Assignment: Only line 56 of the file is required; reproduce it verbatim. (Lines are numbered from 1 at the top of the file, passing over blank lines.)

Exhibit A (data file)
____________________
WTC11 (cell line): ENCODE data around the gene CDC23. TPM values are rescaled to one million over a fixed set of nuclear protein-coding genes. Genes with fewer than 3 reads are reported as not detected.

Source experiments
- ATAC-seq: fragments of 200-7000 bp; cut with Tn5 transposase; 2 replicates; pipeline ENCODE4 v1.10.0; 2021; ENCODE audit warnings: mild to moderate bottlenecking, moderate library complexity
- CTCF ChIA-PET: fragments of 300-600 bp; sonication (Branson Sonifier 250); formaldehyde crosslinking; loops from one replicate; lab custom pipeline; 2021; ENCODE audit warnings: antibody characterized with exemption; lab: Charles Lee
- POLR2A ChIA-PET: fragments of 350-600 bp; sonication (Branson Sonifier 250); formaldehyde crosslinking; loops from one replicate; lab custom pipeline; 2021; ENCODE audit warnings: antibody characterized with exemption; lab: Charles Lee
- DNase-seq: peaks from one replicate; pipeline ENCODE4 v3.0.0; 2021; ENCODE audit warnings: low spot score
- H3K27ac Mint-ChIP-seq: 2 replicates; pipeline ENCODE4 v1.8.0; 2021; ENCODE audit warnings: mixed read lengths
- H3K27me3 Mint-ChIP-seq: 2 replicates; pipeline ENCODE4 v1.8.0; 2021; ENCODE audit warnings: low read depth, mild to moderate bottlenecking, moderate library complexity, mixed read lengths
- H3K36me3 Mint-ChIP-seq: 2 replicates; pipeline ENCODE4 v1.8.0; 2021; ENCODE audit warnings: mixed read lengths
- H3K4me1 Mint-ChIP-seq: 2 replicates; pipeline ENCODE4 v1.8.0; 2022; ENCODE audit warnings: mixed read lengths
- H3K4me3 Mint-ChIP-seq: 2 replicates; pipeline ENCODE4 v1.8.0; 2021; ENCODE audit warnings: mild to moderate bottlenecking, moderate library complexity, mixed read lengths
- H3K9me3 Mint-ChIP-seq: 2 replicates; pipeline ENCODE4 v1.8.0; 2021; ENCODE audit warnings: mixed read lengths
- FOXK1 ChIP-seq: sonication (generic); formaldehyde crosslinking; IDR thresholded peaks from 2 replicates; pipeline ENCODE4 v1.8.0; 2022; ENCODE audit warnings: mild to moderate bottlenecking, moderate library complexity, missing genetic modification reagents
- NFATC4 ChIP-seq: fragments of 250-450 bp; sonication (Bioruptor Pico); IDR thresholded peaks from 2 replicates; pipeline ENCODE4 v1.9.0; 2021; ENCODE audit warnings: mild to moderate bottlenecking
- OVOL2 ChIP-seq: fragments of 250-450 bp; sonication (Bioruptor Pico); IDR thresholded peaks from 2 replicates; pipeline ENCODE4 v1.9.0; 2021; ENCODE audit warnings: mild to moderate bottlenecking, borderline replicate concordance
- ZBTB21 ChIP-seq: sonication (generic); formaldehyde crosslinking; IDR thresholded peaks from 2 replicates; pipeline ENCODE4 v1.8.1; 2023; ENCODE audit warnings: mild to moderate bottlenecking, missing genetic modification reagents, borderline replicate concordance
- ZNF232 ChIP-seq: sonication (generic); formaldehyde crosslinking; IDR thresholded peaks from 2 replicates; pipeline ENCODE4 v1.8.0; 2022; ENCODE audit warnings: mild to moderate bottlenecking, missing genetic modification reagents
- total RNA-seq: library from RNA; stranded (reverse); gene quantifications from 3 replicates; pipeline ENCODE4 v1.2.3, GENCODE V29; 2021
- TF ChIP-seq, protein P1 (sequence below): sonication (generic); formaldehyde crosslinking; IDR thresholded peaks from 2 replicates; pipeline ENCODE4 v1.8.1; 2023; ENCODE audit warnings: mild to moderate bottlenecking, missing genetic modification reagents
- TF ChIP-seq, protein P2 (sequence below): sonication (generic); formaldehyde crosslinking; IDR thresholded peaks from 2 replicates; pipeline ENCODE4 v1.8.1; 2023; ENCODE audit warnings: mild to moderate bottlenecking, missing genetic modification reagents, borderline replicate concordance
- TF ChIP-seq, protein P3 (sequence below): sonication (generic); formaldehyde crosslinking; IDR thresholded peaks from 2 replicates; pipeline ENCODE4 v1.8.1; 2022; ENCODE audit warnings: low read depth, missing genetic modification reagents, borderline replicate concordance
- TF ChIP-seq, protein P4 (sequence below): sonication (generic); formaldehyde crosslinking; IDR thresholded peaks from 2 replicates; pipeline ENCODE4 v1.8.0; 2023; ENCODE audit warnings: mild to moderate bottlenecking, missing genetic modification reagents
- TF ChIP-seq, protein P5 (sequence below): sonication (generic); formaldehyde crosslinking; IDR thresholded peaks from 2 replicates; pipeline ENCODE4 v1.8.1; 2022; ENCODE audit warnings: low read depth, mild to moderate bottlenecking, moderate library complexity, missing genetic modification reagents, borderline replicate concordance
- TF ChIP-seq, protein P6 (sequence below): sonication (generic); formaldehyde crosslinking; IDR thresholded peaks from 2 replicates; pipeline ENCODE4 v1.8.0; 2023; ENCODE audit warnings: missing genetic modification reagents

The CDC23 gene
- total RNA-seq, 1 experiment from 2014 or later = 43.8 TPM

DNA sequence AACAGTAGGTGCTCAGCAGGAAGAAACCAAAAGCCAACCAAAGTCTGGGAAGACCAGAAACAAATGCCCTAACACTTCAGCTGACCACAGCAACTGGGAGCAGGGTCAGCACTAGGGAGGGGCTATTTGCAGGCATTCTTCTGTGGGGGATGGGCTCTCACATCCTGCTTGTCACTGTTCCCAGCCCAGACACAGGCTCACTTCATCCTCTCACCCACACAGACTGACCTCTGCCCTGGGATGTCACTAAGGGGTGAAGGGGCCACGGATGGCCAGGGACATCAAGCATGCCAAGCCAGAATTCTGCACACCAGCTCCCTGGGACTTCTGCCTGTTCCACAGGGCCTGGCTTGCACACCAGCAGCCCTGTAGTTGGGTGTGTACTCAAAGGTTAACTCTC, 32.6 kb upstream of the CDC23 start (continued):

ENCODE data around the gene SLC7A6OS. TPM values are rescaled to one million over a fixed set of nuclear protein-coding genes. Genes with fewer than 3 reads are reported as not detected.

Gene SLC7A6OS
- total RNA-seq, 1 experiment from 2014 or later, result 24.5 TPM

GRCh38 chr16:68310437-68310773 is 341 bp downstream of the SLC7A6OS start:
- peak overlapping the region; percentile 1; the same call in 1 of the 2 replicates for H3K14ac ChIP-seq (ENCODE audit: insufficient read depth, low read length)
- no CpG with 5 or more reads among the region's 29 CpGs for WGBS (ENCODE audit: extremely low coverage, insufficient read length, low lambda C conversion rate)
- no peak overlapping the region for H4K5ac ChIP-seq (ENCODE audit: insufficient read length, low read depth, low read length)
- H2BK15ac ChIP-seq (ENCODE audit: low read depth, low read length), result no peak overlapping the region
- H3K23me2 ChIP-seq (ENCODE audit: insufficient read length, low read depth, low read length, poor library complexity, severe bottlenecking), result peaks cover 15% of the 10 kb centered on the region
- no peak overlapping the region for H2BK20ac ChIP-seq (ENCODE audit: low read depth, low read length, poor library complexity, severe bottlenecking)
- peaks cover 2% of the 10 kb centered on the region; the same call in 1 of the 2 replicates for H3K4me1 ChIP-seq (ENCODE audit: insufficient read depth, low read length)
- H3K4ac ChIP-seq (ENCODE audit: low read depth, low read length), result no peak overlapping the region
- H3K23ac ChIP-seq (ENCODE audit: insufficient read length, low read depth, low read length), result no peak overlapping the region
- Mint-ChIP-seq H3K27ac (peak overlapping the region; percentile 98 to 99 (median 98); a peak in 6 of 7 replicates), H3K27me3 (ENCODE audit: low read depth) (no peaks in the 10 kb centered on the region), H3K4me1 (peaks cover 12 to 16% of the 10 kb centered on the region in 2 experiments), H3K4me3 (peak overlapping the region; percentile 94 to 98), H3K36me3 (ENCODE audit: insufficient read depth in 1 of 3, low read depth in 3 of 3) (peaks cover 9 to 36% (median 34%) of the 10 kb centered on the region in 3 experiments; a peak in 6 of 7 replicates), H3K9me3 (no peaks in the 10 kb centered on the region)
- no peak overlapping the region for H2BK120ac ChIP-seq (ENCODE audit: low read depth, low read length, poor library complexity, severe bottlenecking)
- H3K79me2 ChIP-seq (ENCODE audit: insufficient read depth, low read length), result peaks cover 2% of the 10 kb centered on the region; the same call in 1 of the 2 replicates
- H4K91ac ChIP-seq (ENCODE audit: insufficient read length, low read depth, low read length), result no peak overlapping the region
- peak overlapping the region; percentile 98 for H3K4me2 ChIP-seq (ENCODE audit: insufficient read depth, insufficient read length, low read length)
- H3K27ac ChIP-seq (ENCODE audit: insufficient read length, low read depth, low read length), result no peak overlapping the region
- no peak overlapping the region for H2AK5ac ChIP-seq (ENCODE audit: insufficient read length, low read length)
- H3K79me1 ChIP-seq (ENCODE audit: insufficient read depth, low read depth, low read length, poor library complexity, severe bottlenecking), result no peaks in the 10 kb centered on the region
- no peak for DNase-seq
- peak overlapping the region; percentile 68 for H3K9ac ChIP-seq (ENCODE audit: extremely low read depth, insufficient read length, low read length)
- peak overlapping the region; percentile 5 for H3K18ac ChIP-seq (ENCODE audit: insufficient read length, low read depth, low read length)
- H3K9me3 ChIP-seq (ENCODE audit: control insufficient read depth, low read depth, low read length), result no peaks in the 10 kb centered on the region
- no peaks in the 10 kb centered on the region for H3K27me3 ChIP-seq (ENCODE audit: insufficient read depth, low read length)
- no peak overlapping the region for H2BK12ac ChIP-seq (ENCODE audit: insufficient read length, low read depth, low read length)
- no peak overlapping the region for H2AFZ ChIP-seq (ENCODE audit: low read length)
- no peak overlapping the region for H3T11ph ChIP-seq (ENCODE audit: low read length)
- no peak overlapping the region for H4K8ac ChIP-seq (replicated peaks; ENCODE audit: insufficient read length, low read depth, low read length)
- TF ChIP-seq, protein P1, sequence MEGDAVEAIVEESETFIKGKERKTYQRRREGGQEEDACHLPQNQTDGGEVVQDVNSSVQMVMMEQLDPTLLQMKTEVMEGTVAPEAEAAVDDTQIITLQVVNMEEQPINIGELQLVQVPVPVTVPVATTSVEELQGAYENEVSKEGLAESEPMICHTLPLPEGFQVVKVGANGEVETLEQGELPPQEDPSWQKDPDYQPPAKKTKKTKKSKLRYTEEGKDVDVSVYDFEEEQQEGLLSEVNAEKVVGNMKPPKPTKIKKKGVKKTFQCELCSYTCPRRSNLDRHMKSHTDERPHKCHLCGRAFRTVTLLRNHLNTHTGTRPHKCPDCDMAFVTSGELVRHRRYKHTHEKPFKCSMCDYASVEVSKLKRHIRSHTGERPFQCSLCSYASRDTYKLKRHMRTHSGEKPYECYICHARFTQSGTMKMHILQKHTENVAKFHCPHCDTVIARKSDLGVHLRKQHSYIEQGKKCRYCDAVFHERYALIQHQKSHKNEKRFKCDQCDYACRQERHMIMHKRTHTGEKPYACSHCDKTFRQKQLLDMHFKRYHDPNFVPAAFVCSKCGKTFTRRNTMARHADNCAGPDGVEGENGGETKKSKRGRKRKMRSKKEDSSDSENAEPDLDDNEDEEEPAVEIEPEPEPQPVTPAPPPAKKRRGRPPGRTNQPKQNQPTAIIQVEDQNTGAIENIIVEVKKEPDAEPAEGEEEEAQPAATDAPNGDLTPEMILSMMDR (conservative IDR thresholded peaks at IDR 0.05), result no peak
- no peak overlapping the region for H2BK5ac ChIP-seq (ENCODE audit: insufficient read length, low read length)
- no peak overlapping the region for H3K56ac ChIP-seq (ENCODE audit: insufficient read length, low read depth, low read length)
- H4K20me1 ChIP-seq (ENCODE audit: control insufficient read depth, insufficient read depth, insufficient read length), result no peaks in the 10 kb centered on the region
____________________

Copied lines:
- no peak overlapping the region for H3T11ph ChIP-seq (ENCODE audit: low read length)